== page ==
Then the sweet music came from Didier Mene's whistle and the exhausted All Blacks showed a remarkable range of emotion at their victory. Some saluted someone in the atmosphere, others hugged, Fitzy banged the stadium turf in relief and exultation. At last the hex had been broken, the barriers beaten down, the World Cup champions beaten.

3 - 1997, Johannesburg All Blacks 35 Springboks 32

The year before the All Blacks had claimed their historic series triumph. Now they were back, still undefeated under coach John Hart and captain Sean Fitzpatrick. All the big guns were still playing and new faces like Tana Umaga, Taine Randell and Carlos Spencer were appearing.

The All Blacks were behind at halftime and lost their skipper to injury not long after. It was a grim struggle. While the All Blacks scored four tries to two they had to contend with Jannie de Beer, another of the conveyer-belt of marksmen the Springboks produced.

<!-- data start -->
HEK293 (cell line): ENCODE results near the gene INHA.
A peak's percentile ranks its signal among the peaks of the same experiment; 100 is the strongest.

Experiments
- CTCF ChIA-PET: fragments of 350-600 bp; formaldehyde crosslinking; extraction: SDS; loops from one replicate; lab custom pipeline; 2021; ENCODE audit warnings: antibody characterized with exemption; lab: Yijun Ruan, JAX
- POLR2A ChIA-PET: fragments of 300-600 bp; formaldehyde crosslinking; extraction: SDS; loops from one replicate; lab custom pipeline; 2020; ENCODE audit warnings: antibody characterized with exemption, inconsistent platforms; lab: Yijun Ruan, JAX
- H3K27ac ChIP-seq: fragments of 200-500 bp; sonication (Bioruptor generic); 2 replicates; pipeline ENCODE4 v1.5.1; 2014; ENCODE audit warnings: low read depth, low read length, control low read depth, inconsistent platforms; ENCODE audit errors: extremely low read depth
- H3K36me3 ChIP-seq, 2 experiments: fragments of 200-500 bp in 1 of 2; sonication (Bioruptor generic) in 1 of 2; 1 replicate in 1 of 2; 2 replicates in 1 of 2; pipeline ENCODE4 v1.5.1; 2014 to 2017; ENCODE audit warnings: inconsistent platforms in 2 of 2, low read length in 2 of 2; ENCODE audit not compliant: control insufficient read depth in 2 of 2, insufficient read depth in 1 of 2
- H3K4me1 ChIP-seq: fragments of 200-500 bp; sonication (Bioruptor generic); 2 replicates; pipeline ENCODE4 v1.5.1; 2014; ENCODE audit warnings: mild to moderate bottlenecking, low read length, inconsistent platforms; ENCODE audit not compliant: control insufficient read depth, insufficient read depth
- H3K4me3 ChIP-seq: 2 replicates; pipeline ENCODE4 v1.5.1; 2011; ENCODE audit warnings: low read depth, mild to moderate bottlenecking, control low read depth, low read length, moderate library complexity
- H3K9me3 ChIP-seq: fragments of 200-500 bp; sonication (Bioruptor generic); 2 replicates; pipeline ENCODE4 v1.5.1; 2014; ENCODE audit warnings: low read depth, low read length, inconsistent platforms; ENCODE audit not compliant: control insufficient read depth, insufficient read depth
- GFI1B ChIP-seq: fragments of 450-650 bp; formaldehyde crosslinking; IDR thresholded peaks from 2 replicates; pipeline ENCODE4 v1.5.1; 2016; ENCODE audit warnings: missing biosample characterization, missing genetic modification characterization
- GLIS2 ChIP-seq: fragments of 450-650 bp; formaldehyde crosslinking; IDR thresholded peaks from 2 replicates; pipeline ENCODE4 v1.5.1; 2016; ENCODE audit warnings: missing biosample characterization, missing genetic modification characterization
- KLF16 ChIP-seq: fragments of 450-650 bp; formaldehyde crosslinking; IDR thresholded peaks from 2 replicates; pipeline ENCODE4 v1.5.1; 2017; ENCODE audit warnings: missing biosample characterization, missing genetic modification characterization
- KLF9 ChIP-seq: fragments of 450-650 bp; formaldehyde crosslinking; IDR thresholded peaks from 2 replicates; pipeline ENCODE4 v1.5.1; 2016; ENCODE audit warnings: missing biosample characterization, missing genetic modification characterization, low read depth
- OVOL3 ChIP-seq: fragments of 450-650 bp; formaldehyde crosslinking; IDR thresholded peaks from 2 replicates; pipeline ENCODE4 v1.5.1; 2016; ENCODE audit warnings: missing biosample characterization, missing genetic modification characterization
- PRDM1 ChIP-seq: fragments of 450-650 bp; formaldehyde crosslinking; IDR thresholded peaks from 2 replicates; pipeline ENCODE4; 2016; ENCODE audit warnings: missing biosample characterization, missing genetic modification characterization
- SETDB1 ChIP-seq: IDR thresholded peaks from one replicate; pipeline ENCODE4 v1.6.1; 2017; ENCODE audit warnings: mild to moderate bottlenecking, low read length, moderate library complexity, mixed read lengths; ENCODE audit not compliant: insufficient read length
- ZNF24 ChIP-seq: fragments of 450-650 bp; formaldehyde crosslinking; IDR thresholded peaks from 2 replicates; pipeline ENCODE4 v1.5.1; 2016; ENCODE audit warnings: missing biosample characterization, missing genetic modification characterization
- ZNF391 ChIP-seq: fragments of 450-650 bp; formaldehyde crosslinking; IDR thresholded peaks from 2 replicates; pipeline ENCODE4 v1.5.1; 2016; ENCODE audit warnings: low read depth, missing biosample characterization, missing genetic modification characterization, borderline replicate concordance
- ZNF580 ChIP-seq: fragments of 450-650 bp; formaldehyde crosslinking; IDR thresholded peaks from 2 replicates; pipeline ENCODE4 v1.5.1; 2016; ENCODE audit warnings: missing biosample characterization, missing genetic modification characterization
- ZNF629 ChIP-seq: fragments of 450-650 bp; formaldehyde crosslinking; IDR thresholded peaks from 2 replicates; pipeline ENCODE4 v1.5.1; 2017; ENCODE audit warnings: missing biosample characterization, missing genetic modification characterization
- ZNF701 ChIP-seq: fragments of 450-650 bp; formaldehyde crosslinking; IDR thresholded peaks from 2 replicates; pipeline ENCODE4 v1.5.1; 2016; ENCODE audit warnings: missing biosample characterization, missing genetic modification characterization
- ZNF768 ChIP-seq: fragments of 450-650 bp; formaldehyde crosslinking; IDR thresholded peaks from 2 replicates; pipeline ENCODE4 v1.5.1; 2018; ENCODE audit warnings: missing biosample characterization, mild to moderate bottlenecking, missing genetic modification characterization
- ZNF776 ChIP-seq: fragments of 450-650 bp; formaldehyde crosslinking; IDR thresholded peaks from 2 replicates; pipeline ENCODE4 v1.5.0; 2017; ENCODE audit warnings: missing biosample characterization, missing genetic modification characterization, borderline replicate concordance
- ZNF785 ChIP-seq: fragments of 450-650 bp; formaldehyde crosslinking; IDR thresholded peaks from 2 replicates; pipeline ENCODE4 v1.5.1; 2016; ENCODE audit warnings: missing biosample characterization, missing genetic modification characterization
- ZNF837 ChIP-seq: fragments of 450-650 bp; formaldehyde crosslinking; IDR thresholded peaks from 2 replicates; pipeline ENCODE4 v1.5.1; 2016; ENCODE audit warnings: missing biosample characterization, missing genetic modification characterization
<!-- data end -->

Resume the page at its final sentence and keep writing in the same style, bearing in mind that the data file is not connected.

Four penalties, two conversions and two drop goals scorched off his right boot as he and Spencer, in just his fourth test, duelled in a kicking contest down the home stretch.

Spencer was in the zone. He kicked six from seven attempts and held up in the showdown to kick the All Blacks home by a goal. The All Blacks' run continued but this game was the signal Fitzpatrick's injury-enforced abdication was close, it had just four more tests to run.

4 - 1999, Dunedin All Blacks 28 Springboks 0

This was a "blackout" as Josh Kronfeld quipped, a hell of a way to start the Tri-Nations and a relief for captain Taine Randell who had been facing increasing heat about his leadership. His comment that the win made up for a lot of things was a sign of the tension around the team and the captain.

The All Blacks, wearing their latest uniform, took half a game to get going. Then Marshall, Cullen and Wilson scored and Mehrtens kicked the goals.

Jonah Lomu had a late cameo but the man he replaced, Tana Umaga, had been one of the stars of the rout and continued in that mode for the whole season.